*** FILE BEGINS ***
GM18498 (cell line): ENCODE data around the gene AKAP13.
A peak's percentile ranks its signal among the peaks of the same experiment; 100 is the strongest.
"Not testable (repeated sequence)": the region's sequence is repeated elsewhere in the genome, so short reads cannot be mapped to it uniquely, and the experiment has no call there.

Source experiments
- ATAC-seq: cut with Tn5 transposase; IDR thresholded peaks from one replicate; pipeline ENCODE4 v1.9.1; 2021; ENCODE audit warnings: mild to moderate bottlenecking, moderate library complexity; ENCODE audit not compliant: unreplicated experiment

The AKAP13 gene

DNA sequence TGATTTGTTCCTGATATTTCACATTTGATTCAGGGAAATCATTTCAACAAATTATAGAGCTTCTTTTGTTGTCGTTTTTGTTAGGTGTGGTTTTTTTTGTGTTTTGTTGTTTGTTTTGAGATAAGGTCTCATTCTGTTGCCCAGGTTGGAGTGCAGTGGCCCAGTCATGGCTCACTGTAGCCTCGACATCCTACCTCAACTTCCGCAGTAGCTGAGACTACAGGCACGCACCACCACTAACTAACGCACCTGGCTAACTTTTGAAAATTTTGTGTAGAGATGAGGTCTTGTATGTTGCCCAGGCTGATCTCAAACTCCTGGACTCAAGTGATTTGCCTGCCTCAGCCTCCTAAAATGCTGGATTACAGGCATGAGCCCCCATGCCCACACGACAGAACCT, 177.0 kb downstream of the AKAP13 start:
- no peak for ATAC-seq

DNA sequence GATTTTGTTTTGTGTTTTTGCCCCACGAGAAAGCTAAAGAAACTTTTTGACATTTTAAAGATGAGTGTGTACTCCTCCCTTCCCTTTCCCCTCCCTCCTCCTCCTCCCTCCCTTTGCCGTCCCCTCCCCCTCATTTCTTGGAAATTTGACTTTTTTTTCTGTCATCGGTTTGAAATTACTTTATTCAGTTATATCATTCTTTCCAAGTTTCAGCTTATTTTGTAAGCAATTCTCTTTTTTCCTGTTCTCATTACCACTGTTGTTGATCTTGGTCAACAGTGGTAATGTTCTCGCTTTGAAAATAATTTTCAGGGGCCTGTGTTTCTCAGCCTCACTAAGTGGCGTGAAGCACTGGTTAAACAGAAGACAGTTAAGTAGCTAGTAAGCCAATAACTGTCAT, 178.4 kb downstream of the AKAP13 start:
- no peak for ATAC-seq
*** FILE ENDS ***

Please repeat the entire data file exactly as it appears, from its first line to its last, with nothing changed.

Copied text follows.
GM18498 (cell line): ENCODE data around the gene AKAP13.
A peak's percentile ranks its signal among the peaks of the same experiment; 100 is the strongest.
"Not testable (repeated sequence)": the region's sequence is repeated elsewhere in the genome, so short reads cannot be mapped to it uniquely, and the experiment has no call there.

Source experiments
- ATAC-seq: cut with Tn5 transposase; IDR thresholded peaks from one replicate; pipeline ENCODE4 v1.9.1; 2021; ENCODE audit warnings: mild to moderate bottlenecking, moderate library complexity; ENCODE audit not compliant: unreplicated experiment

The AKAP13 gene

DNA sequence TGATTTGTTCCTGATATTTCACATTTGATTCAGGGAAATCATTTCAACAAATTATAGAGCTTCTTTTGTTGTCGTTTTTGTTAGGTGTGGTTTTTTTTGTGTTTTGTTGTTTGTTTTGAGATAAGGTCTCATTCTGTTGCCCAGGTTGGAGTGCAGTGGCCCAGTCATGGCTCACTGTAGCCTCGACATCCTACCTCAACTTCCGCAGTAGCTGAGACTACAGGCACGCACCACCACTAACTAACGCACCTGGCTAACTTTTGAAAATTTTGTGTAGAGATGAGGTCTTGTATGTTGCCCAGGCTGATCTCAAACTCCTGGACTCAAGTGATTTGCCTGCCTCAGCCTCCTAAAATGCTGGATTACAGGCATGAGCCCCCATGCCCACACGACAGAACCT, 177.0 kb downstream of the AKAP13 start:
- no peak for ATAC-seq

DNA sequence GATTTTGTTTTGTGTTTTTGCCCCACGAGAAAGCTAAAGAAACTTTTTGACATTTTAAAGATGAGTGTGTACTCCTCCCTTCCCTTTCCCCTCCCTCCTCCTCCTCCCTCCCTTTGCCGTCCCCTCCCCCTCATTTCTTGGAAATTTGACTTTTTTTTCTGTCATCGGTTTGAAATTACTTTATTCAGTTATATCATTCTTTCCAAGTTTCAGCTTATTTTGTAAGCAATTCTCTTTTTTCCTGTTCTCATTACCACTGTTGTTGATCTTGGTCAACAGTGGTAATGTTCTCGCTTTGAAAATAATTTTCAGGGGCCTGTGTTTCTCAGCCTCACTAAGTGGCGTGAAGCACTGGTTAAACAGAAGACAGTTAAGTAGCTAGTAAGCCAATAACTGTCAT, 178.4 kb downstream of the AKAP13 start:
- no peak for ATAC-seq